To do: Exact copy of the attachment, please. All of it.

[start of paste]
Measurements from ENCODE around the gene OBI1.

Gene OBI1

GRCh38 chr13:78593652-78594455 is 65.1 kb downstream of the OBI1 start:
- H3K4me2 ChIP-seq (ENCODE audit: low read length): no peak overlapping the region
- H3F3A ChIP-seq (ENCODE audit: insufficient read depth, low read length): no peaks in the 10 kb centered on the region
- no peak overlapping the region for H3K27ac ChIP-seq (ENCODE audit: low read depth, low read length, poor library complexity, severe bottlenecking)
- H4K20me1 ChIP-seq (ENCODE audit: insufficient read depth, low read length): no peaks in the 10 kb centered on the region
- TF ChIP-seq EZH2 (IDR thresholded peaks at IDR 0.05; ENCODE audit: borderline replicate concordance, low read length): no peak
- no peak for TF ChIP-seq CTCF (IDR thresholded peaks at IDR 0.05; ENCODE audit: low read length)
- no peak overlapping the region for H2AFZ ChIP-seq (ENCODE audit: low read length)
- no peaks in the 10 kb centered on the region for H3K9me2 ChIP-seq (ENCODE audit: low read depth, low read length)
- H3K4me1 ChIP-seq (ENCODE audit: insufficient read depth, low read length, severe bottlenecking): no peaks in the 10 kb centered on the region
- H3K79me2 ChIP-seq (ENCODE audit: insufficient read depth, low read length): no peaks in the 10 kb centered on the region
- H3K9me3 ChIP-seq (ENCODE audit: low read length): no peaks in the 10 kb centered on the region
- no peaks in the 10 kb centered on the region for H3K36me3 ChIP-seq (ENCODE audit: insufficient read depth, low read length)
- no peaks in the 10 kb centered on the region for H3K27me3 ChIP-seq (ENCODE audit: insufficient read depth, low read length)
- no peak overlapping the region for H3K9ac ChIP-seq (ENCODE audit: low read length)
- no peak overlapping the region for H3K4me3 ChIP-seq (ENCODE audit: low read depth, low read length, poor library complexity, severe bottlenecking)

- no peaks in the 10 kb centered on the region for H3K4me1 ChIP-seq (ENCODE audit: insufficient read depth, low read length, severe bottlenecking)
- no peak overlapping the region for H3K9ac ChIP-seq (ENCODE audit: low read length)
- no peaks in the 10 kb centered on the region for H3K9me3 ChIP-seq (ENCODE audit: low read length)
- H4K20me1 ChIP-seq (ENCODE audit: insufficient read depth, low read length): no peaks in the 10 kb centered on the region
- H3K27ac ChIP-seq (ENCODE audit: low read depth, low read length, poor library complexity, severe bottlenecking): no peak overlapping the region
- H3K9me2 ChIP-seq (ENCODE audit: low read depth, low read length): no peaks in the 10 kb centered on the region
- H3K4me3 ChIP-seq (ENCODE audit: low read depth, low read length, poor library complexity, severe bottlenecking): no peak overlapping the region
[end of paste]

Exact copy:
Measurements from ENCODE around the gene OBI1.

Gene OBI1

GRCh38 chr13:78593652-78594455 is 65.1 kb downstream of the OBI1 start:
- H3K4me2 ChIP-seq (ENCODE audit: low read length): no peak overlapping the region
- H3F3A ChIP-seq (ENCODE audit: insufficient read depth, low read length): no peaks in the 10 kb centered on the region
- no peak overlapping the region for H3K27ac ChIP-seq (ENCODE audit: low read depth, low read length, poor library complexity, severe bottlenecking)
- H4K20me1 ChIP-seq (ENCODE audit: insufficient read depth, low read length): no peaks in the 10 kb centered on the region
- TF ChIP-seq EZH2 (IDR thresholded peaks at IDR 0.05; ENCODE audit: borderline replicate concordance, low read length): no peak
- no peak for TF ChIP-seq CTCF (IDR thresholded peaks at IDR 0.05; ENCODE audit: low read length)
- no peak overlapping the region for H2AFZ ChIP-seq (ENCODE audit: low read length)
- no peaks in the 10 kb centered on the region for H3K9me2 ChIP-seq (ENCODE audit: low read depth, low read length)
- H3K4me1 ChIP-seq (ENCODE audit: insufficient read depth, low read length, severe bottlenecking): no peaks in the 10 kb centered on the region
- H3K79me2 ChIP-seq (ENCODE audit: insufficient read depth, low read length): no peaks in the 10 kb centered on the region
- H3K9me3 ChIP-seq (ENCODE audit: low read length): no peaks in the 10 kb centered on the region
- no peaks in the 10 kb centered on the region for H3K36me3 ChIP-seq (ENCODE audit: insufficient read depth, low read length)
- no peaks in the 10 kb centered on the region for H3K27me3 ChIP-seq (ENCODE audit: insufficient read depth, low read length)
- no peak overlapping the region for H3K9ac ChIP-seq (ENCODE audit: low read length)
- no peak overlapping the region for H3K4me3 ChIP-seq (ENCODE audit: low read depth, low read length, poor library complexity, severe bottlenecking)

- no peaks in the 10 kb centered on the region for H3K4me1 ChIP-seq (ENCODE audit: insufficient read depth, low read length, severe bottlenecking)
- no peak overlapping the region for H3K9ac ChIP-seq (ENCODE audit: low read length)
- no peaks in the 10 kb centered on the region for H3K9me3 ChIP-seq (ENCODE audit: low read length)
- H4K20me1 ChIP-seq (ENCODE audit: insufficient read depth, low read length): no peaks in the 10 kb centered on the region
- H3K27ac ChIP-seq (ENCODE audit: low read depth, low read length, poor library complexity, severe bottlenecking): no peak overlapping the region
- H3K9me2 ChIP-seq (ENCODE audit: low read depth, low read length): no peaks in the 10 kb centered on the region
- H3K4me3 ChIP-seq (ENCODE audit: low read depth, low read length, poor library complexity, severe bottlenecking): no peak overlapping the region